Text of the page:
If you’re searching for evidence of the benefits of a progressive education, it would be hard to find a better example than the physician, writer and educator Perri Klass.
To cite just a few of her honorifics, Klass is Professor of Journalism and Pediatrics at New York University and writes the weekly column, “The Checkup,” for the New York Times’ science section. She’s the National Medical Director of Reach Out and Read, a program which promotes early literacy through pediatric primary care. She’s won multiple honors for books that include A Good Time to Be Born: How Science and Public Health Gave Children a Future and Baby Doctor: A Pediatrician’s Training. Just for good measure, she’s also the author of a short-story collection, Love and Modern Medicine, and her work has been anthologized in The Best American Short Stories series.
What’s her secret?
“In fourth grade, I had the perfect teacher,” Klass confides this week in her Times column, adding, “I had lucked into what was probably the perfect school for me.”
Klass’s school was Teachers College’s Agnes Russell School, the innovative private elementary school that TC operated on its campus from 1948 through 1973. Her teacher was Miriam Marecek, a childhood refugee from Czechoslovakia during World War II who would go on to earn her Ph.D. at TC, teach at Boston University, Harvard and Tufts University, serve as President of Children's Literature for the International Reading Association, and consult on many film and television productions.
Young children take what their teachers have to offer with a kind of matter-of-fact greediness, without stopping to marvel at what is being transmitted, to wonder how the knowledge was acquired, or to examine the teacher’s own passions.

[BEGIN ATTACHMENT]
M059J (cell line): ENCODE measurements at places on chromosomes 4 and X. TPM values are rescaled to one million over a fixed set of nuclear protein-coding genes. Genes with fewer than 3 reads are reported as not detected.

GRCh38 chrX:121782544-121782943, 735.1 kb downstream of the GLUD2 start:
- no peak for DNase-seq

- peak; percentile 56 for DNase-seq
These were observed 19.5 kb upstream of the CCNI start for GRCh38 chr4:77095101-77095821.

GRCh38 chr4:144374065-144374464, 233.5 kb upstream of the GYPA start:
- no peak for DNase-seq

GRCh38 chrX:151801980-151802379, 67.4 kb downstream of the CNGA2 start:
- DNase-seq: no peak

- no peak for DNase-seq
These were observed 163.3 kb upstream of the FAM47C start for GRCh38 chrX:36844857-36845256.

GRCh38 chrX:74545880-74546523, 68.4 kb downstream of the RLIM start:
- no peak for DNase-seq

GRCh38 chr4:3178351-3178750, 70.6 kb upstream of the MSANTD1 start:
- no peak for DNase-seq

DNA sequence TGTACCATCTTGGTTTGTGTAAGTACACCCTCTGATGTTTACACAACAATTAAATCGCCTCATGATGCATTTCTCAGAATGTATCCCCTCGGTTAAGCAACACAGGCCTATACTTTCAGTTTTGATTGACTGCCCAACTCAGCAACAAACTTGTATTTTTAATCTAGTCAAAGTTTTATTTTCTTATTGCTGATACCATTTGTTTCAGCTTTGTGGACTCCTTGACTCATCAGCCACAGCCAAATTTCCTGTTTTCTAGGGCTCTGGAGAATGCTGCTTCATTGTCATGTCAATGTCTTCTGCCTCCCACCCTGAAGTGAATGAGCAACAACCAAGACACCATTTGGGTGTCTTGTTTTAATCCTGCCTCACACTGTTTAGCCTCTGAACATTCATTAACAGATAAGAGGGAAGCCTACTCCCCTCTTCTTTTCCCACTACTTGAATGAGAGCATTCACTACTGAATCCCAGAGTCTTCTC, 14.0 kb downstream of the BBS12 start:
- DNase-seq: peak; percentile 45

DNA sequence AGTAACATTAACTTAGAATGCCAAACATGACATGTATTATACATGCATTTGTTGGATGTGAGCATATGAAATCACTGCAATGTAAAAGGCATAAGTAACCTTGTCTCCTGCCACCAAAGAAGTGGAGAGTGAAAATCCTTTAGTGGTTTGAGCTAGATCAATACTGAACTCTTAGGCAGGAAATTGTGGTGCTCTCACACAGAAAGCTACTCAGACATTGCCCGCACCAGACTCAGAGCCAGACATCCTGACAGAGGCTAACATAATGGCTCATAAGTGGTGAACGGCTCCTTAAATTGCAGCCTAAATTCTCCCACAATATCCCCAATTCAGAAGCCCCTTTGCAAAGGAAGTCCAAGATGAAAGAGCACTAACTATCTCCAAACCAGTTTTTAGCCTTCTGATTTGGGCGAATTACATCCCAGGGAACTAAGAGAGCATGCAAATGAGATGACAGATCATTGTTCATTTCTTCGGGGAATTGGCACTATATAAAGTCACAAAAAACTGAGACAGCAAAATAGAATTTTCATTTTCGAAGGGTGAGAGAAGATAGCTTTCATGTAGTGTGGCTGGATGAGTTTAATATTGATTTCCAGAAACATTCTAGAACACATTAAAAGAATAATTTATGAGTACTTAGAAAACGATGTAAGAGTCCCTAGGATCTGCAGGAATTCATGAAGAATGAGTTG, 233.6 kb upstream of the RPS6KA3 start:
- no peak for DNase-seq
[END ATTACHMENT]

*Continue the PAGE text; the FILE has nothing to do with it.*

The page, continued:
But back when she was still “Miss” rather than “Doctor,” Miriam Marecek read Charlie and the Chocolate Factory aloud to her fourth graders, at the conclusion of each chapter blowing out her special “reading candle” with the benediction: “There go your wishes up in the smoke — may they all come true.” She also kept jars of candies for different subjects, including “math pills.”
“I didn’t know how lucky I was, of course, to have a teacher who could choose such amazing books, and make reading aloud into ceremony, ritual and compelling drama,” Klass writes. “Young children take what their teachers have to offer with a kind of matter-of-fact greediness, without stopping to marvel at what is being transmitted, to wonder how the knowledge was acquired, or to examine the teacher’s own passions.” She declares her “appreciation of all the teachers who are managing to convey their passions remotely this year.”
“But really,” she concludes, “all I want to say is, when you get lucky with a teacher, you really get lucky.”